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  Up Pompeii Sandals And Scandals
Year: 1971
Director: Bob Kellett
Stars: Frankie Howerd, Michael Hordern, Patrick Cargill, Barbara Murray, Bill Fraser, Lance Percival, Julie Ege, Adrienne Posta, Royce Mills, Madeline Smith, Russell Hunter, Kenneth Cranham, Bernard Bresslaw, Aubrey Woods, Roy Hudd, Derek Griffiths, Lally Bowers
Genre: Comedy, Sex, HistoricalBuy from Amazon
Rating:  5 (from 3 votes)
Review: The Roman Empire is at its height, and the citizens of Pompeii spend all the time they can enjoying themselves - except for the slaves, that is, including Lurcio (Frankie Howerd), who is busy preparing an orgy for his master Ludicrus (Michael Hordern). While at the market to buy food and women for the festivities, Lurcio gets into an argument with Centurion Bilius (Lance Percival); he escapes after his groceries have been tipped out of their basket, but in his haste, he accidentally picks up a scroll instead of a cucumber, which has the names of an assassination plot written on it...

This saucy comedy was written by Sid Colin, and it's no surprise that Talbot Rothwell had the idea behind it, as it does come across as a broader version of one of the historical Carry On movies. It was based on the successful BBC sitcom, a vehicle for the inimitable Howerd, and was one of the many films based on sitcoms that appeared in the seventies, all with the intention of propping up the ailing British film industry by putting on cruder versions of what was popular among television audiences.

As narrator and main character, Howerd doesn't let one double entendre go by without a knowing look to the camera - as he says, you have to be careful what you say around there. He is in the privileged position of being the most self-aware character, never letting you forget the artificiality of the set up (as if the studio-bound locations weren't obvious enough) and always ready with a quip or a long-suffering remark.

The jokes are as old as Pompeii itself, they even do the "Would you like me to dip your bread in my gravy?" prison gag, and every possible sexual connotation is mined. You can't say "It's about this long" or "I wonder if I dare show it to her?" without Lurcio taking it the wrong way, so to speak, and of course he also makes his share of off-colour quips. A Christian will say, "I was thrown to lions once," and Lurcio will respond, "What happened? Did Nero have his thumb up? I'll rephrase that...", or the soothsayer will wail, "All will soon be revealed!" and Lurcio will observe, "It certainly will if you don't let go of my knickers!"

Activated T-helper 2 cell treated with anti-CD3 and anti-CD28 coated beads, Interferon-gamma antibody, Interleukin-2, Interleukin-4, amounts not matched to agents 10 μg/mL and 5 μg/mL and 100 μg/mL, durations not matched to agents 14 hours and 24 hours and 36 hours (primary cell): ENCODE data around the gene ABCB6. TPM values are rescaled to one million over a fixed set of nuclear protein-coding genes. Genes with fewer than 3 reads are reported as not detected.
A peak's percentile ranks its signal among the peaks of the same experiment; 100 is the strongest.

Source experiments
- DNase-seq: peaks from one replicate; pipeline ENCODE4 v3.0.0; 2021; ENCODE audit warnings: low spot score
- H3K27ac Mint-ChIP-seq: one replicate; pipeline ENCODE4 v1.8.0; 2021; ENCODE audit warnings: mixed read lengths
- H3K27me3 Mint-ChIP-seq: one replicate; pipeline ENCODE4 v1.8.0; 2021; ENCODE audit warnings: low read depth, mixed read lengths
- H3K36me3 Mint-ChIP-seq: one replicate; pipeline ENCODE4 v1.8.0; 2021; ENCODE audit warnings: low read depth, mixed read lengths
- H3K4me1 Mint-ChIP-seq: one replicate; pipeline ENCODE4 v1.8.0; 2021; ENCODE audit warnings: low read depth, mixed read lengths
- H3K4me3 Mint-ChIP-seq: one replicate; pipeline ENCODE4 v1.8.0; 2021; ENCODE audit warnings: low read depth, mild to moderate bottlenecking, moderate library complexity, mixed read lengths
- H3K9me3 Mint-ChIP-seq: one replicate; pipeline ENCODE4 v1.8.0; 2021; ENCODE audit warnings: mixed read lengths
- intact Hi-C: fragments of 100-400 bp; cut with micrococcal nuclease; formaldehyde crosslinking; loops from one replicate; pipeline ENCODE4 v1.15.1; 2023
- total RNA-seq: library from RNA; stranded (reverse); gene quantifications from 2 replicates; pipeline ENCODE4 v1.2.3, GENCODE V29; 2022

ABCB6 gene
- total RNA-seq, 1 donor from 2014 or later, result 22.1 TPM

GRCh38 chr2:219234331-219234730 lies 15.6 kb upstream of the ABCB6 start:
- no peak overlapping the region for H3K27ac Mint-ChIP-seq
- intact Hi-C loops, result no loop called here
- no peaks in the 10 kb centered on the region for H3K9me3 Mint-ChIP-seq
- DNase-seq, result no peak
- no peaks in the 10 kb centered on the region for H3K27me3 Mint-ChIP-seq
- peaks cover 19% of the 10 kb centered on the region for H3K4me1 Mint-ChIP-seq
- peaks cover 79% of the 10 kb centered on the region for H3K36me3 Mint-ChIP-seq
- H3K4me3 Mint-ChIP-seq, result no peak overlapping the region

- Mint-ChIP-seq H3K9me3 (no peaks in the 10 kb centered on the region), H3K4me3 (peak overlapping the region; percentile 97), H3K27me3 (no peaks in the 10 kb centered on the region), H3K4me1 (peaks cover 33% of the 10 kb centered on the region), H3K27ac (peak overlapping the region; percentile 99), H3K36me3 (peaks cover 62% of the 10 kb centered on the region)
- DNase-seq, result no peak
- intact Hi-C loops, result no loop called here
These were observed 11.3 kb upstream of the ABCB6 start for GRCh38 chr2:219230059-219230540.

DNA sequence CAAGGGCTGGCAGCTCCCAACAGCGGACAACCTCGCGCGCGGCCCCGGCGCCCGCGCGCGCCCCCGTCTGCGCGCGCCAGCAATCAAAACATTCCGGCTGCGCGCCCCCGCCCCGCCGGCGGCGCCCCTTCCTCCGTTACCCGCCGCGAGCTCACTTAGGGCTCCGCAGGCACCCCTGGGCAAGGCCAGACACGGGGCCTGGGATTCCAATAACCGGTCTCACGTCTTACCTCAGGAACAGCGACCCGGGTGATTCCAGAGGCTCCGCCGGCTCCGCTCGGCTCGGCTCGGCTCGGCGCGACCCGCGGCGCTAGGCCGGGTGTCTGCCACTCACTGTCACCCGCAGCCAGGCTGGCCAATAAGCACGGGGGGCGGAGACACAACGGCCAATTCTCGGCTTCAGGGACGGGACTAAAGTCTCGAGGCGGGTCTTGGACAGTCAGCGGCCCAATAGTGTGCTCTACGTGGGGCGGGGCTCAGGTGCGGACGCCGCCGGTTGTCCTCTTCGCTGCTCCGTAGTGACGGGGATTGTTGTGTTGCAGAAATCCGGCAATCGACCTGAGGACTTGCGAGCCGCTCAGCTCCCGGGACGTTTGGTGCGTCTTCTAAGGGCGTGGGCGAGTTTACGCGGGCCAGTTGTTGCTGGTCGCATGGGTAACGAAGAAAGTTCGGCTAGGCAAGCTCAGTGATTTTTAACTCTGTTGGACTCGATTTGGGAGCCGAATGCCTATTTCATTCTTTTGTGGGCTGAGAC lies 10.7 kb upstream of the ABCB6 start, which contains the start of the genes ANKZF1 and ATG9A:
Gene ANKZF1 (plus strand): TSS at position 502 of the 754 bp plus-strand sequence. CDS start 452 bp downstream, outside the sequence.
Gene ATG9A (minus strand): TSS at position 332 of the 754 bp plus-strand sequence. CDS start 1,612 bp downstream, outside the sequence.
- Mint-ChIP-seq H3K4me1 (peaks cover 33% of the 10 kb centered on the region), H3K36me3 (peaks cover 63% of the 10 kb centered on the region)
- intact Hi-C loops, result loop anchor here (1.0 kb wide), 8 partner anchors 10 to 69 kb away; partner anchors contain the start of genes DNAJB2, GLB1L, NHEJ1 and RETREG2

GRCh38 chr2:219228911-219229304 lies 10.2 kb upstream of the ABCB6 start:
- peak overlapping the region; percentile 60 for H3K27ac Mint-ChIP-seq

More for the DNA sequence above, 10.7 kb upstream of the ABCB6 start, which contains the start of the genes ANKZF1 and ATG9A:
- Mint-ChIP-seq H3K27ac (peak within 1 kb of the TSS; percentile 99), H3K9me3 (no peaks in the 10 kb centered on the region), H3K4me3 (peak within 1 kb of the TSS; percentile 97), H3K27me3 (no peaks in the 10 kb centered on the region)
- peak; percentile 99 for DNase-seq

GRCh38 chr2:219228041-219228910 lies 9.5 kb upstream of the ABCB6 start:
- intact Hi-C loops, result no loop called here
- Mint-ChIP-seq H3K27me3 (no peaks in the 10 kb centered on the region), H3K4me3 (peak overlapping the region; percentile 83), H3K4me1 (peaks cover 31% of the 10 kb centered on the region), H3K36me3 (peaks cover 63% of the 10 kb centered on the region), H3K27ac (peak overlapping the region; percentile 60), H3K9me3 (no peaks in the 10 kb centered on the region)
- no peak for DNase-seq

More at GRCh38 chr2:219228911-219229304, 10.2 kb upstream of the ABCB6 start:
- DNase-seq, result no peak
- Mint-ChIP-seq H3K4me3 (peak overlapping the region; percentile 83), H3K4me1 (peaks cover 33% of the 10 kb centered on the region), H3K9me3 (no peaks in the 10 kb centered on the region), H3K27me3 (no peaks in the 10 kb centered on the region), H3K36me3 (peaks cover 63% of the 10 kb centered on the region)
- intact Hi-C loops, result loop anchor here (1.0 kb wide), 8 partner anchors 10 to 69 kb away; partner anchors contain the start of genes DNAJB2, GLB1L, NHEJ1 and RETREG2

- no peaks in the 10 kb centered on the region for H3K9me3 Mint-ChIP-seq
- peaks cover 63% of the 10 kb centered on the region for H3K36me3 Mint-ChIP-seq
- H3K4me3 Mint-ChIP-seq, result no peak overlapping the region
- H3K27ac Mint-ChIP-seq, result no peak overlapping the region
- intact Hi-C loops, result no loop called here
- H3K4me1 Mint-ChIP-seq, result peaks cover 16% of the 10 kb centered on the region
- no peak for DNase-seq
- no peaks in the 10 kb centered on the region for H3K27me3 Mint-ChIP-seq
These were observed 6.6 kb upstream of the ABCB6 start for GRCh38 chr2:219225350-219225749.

So the humour is forced, but Howerd's delivery is impeccable, even if it's all a bit too desperate in its bid to appeal to the adults. Up Pompeii takes every chance to revel in the decadence of Ancient Rome, because the light-hearted approach takes the edge off the orgies, fleeting nudity and murders. It's only when it gets to the end, when what famously befell the city finally happens, does it seem conservative, as if the citizens are being punished for their loose morals - you can't really have a bawdy romp where everyone dies at the end. You might be better off with A Funny Thing Happened on the Way to the Forum, but the cast here is seasoned enough to wring sufficient laughs out of the creaky material. Music by Carl Davis. Followed by two variations: Up the Chastity Belt and Up the Front.
Reviewer: Graeme Clark

 

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